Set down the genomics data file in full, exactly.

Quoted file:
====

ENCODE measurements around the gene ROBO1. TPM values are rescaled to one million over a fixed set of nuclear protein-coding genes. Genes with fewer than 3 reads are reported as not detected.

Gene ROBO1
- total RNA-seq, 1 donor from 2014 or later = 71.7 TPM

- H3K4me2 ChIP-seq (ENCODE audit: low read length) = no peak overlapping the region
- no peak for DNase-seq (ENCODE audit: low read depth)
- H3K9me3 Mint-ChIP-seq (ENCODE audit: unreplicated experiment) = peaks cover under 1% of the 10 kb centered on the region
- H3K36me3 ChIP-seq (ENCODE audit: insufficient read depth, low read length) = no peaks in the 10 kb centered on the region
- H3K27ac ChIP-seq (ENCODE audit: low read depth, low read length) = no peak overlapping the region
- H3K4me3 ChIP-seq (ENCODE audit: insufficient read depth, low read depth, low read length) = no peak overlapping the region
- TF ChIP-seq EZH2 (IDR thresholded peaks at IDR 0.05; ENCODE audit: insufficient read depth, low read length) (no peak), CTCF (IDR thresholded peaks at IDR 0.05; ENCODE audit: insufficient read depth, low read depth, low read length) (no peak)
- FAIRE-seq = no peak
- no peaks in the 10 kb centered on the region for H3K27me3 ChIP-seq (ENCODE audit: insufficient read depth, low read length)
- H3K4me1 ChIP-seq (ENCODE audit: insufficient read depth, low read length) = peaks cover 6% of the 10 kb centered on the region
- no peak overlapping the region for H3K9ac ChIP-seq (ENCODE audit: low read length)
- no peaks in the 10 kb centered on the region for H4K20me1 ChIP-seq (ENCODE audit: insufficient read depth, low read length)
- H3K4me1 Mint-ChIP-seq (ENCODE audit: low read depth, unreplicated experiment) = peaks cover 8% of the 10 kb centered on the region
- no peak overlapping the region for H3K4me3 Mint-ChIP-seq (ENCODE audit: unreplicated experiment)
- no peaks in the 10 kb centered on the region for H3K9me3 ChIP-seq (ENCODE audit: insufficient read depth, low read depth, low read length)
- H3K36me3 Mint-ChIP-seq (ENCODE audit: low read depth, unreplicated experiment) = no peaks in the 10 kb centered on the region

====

ENCODE measurements around the gene ROBO1. TPM values are rescaled to one million over a fixed set of nuclear protein-coding genes. Genes with fewer than 3 reads are reported as not detected.

Gene ROBO1
- total RNA-seq, 1 donor from 2014 or later = 71.7 TPM

- H3K4me2 ChIP-seq (ENCODE audit: low read length) = no peak overlapping the region
- no peak for DNase-seq (ENCODE audit: low read depth)
- H3K9me3 Mint-ChIP-seq (ENCODE audit: unreplicated experiment) = peaks cover under 1% of the 10 kb centered on the region
- H3K36me3 ChIP-seq (ENCODE audit: insufficient read depth, low read length) = no peaks in the 10 kb centered on the region
- H3K27ac ChIP-seq (ENCODE audit: low read depth, low read length) = no peak overlapping the region
- H3K4me3 ChIP-seq (ENCODE audit: insufficient read depth, low read depth, low read length) = no peak overlapping the region
- TF ChIP-seq EZH2 (IDR thresholded peaks at IDR 0.05; ENCODE audit: insufficient read depth, low read length) (no peak), CTCF (IDR thresholded peaks at IDR 0.05; ENCODE audit: insufficient read depth, low read depth, low read length) (no peak)
- FAIRE-seq = no peak
- no peaks in the 10 kb centered on the region for H3K27me3 ChIP-seq (ENCODE audit: insufficient read depth, low read length)
- H3K4me1 ChIP-seq (ENCODE audit: insufficient read depth, low read length) = peaks cover 6% of the 10 kb centered on the region
- no peak overlapping the region for H3K9ac ChIP-seq (ENCODE audit: low read length)
- no peaks in the 10 kb centered on the region for H4K20me1 ChIP-seq (ENCODE audit: insufficient read depth, low read length)
- H3K4me1 Mint-ChIP-seq (ENCODE audit: low read depth, unreplicated experiment) = peaks cover 8% of the 10 kb centered on the region
- no peak overlapping the region for H3K4me3 Mint-ChIP-seq (ENCODE audit: unreplicated experiment)
- no peaks in the 10 kb centered on the region for H3K9me3 ChIP-seq (ENCODE audit: insufficient read depth, low read depth, low read length)
- H3K36me3 Mint-ChIP-seq (ENCODE audit: low read depth, unreplicated experiment) = no peaks in the 10 kb centered on the region